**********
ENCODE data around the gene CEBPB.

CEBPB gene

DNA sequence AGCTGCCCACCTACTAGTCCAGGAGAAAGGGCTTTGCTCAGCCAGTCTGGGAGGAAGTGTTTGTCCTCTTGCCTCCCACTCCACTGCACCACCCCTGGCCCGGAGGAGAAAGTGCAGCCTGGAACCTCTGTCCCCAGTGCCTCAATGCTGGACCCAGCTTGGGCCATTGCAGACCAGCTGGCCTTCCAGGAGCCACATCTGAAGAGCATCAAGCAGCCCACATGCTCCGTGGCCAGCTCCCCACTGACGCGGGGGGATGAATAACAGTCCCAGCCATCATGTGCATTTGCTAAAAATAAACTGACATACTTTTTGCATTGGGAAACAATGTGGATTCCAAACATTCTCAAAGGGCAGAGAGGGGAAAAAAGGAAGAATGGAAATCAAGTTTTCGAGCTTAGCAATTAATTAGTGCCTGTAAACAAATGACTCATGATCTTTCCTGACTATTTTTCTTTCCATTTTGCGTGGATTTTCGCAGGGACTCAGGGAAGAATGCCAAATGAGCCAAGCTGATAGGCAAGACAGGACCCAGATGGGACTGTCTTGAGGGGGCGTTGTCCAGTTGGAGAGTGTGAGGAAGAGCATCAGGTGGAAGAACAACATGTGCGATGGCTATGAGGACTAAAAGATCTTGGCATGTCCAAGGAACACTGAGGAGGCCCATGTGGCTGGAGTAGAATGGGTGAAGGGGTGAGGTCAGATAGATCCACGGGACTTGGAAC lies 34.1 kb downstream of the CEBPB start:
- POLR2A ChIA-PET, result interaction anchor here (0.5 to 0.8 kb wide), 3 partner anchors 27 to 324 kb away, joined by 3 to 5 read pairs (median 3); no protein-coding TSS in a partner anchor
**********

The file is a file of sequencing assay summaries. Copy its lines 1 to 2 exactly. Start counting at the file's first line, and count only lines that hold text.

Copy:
ENCODE data around the gene CEBPB.

CEBPB gene